March 30, 2012

Radio Shack starting up iPad pre-orders

According to a CNET report, Radio Shack has become the first third-party retailer to accept pre-orders for Apple’s new iPad. To pre-order through Radio Shack, you have to purchase a US$ 50 gift card and go into a physical store to place your order.

Radio Shack is an authorized Apple reseller, and the chain currently sells the both the WiFi and WiFi+3G iPad 2 through its stores. As CNET points out, the Shack is also one of the few iPad resellers that accepts trade-ins of older iPads when purchasing a new model. We’ve reached out to Radio Shack to verify this report, but have not yet heard back.



TUAW – The Unofficial Apple Weblog

Apple employing improved compression for new iTunes 1080p videos

By Josh Ong

Published: 09:00 PM EST (06:00 PM PST)
An analysis of 1080p TV shows recently added to iTunes has revealed that Apple is using more advanced compression techniques to keep file sizes from becoming unwieldy.

Apple announced on Wednesday that it was adding high-definition 1080p television content to the iTunes Store. The upgraded videos will be supported by the new Apple TV and the third-generation iPad, which packs more pixels than a 1080p television.

After comparing relative file sizes and video quality of the 720p and 1080p versions of iTunes content, ArsTechnica reported on Thursday that 1080p versions (1,920 x 1,080 pixels) were on average just 1.5 times larger than their 720p counterparts (1,280 x 720 pixels), despite having 2.25 times the number of pixels.

The report noted that the limited increase in file size is likely due to Apple’s support support for the High profile for compression of H.264 videos. New High profile decompression algorithms on Apple’s devices, including the Apple TV, iPad and iPhone, represent an improvement over the Main or Baseline profiles utilized in older devices.

Based on the tech specs for recent devices, Apple appears to have introduced the High profile for H.264 video via its A5 chip. The third-generation iPad, iPhone 4S, and the iPad 2 all support a decoder level of 4.1, which sets a maximum bitrate of 62.5Mbps for the High profile, while the new Apple TV, which sports a single-core A5 processor, has a maximum level of 4.0 (25Mbps). By comparison, the A4-equipped iPhone 4 and Apple TV support H.264 video with a Main profile at level 3.1 (14Mbps).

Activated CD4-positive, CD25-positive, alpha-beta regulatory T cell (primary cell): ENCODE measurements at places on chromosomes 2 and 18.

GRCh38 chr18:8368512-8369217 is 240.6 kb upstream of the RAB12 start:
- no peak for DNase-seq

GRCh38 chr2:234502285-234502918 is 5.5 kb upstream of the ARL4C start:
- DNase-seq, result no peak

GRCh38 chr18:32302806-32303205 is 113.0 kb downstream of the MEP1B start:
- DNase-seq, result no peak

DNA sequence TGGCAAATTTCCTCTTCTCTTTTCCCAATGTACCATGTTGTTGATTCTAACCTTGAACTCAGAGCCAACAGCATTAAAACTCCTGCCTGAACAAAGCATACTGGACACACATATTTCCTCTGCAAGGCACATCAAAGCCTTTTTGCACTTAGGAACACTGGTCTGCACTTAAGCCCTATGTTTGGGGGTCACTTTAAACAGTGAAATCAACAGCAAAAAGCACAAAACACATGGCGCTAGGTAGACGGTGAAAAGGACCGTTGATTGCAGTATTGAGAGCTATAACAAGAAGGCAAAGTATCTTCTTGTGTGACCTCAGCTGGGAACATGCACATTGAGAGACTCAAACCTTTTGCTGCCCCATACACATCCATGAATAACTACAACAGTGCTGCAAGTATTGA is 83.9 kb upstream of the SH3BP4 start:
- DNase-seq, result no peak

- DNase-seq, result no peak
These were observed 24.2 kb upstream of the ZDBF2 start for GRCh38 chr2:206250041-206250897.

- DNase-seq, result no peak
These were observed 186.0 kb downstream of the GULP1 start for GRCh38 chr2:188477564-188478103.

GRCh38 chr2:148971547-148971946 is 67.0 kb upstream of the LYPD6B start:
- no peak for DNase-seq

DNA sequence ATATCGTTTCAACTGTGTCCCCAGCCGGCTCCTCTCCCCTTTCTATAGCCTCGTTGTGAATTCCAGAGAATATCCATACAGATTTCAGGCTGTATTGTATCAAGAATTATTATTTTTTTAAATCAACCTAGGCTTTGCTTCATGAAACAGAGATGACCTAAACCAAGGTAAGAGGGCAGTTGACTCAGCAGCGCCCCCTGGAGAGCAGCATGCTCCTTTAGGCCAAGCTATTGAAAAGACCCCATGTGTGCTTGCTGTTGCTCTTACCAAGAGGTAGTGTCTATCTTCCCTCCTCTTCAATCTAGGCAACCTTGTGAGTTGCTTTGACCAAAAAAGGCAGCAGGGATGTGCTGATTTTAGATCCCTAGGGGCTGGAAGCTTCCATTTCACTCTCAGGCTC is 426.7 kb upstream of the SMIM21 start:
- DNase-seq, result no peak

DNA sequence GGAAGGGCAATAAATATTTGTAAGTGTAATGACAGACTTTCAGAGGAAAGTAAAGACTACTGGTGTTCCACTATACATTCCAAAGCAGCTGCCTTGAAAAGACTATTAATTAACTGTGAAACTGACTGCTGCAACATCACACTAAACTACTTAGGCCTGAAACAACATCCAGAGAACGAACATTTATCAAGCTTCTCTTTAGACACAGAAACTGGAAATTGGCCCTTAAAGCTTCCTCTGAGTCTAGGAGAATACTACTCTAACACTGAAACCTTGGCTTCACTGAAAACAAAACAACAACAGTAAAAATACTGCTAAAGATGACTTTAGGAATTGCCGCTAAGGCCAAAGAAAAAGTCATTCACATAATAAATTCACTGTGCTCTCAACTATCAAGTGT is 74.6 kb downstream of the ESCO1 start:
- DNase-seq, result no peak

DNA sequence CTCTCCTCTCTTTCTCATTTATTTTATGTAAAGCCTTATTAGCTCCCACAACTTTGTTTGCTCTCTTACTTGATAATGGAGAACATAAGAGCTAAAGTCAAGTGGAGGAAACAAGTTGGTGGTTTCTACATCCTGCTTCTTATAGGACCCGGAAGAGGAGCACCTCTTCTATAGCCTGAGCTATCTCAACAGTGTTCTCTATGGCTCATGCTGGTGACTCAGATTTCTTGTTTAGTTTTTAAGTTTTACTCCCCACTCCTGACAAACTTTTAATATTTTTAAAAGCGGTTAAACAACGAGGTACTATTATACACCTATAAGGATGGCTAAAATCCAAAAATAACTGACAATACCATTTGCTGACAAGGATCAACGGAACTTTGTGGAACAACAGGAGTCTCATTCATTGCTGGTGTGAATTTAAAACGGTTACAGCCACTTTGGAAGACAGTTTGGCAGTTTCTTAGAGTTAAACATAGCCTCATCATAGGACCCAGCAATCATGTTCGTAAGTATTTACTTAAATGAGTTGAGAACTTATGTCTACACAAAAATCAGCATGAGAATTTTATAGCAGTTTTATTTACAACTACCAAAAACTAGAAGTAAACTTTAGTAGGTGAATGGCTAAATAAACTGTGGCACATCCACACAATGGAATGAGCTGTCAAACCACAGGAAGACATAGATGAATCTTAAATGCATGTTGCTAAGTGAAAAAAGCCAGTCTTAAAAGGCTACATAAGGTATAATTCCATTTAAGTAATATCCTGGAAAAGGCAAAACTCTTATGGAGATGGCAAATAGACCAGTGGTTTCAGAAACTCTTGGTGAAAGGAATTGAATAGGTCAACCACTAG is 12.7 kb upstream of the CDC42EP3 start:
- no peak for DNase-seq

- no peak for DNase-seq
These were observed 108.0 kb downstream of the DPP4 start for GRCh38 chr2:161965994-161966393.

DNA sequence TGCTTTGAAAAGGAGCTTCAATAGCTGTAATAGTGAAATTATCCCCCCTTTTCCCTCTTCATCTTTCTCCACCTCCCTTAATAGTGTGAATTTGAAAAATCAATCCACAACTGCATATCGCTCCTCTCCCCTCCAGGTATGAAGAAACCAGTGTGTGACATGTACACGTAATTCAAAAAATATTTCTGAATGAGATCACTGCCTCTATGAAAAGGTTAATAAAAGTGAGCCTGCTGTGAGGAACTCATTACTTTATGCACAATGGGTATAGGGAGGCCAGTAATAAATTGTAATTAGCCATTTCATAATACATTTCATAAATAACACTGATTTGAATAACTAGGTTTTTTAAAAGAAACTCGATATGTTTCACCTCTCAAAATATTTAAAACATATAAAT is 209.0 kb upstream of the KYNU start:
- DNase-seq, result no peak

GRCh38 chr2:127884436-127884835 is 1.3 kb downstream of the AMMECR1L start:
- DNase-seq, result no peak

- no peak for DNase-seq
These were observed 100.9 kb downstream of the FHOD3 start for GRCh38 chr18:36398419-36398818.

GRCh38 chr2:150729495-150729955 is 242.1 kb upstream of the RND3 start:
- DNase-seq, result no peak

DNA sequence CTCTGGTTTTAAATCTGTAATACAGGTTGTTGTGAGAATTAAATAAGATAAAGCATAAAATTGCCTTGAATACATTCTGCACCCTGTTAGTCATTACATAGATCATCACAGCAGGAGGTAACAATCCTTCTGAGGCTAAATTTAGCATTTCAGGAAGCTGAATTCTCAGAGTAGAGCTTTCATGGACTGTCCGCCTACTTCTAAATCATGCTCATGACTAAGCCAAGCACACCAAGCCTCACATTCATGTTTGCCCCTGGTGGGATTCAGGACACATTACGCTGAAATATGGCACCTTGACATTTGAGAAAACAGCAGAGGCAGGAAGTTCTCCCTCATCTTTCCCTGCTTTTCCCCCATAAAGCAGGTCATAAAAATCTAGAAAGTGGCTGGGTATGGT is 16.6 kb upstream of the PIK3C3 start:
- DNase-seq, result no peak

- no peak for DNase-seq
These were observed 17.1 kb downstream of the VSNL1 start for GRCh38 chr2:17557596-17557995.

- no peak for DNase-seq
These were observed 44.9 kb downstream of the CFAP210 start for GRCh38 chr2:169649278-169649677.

Report author Iljitsch van Beijnum went on to note that, in some cases, the 1080p version of iTunes TV shows was “pretty much indistinguishable” from the 720p version, though some shows and scenes did show noticeable improvement with the higher resolution. For instance, van Beijnum found that an episode of The Big Bang Theory didn’t always show improvements with the 1080p version, though a side-by-side comparison of one particular frame did reveal improved clarity and detail. The 1080p file size for the episode was 856MB, compared to 743MB for the 720p version.

An episode of Awake, however, was described as always showing “some extra sharpness” in the 1080p version and “significantly better” quality in brighter scenes. As such, the author recommended the 1.75GB 1080p version over the 1.45GB 720p one. The below screenshots were taken from the top left corner of both versions of the file while playing back at 1080p (meaning the 720p version was zoomed as it would be on a 1080p flat panel).

AppleInsider

Intuit releases Quicken 2007 update for OS X Lion users

By Daniel Eran Dilger

Published: 05:43 PM EST (02:43 PM PST)
After releasing a stripped down version of Quicken for Mac named Quicken Essentials 2010, Intuit has released an update for the full version that can run under OS X Lion, a $ 15 upgrade it calls “Quicken Mac 2007 OS X Lion compatible.”

The original Quicken Mac 2007 supplied a variety of features missing from the more recent release of Essentials 2010, including export to TurboTax, investment tracking and direct bill payments. However, the old version relied on PowerPC code that wouldn’t work on OS X Lion, which has terminated support for Rosetta translation.

Intuit has now “reengineered” Quicken Mac 2007 so that it can run on OS X Lion, and the new update, available as a digital download or on CD-ROM, can import and convert data from Quicken Mac 2005, 2006 or 2007 or Quicken Essentials 2010.

Intuit recommends that “new Quicken customers should choose Quicken Essentials for Mac to get started,” rather than getting the updated 2007 version with more expert features.

Intuit sells multiple versions of Quicken 2012 for Windows, which it has updated annually. During the five year wait for fully functional software capable of running on the latest Macs, many users have switched to alternatives, including the native iBank, available in the Mac App Store and in a mobile version for iPhone.

AppleInsider

Intuit releases Lion-compatible Quicken 2007, as promised

It was late last year that Intuit offered a Christmas olive branch to frustrated Quicken 2007 for Mac customers. The finance software giant promised that it would find a way to make Quicken work on the latest version of OS X; today, it looks like that promise has been kept. Quicken for Mac 2007 Lion Compatible is now available for purchase.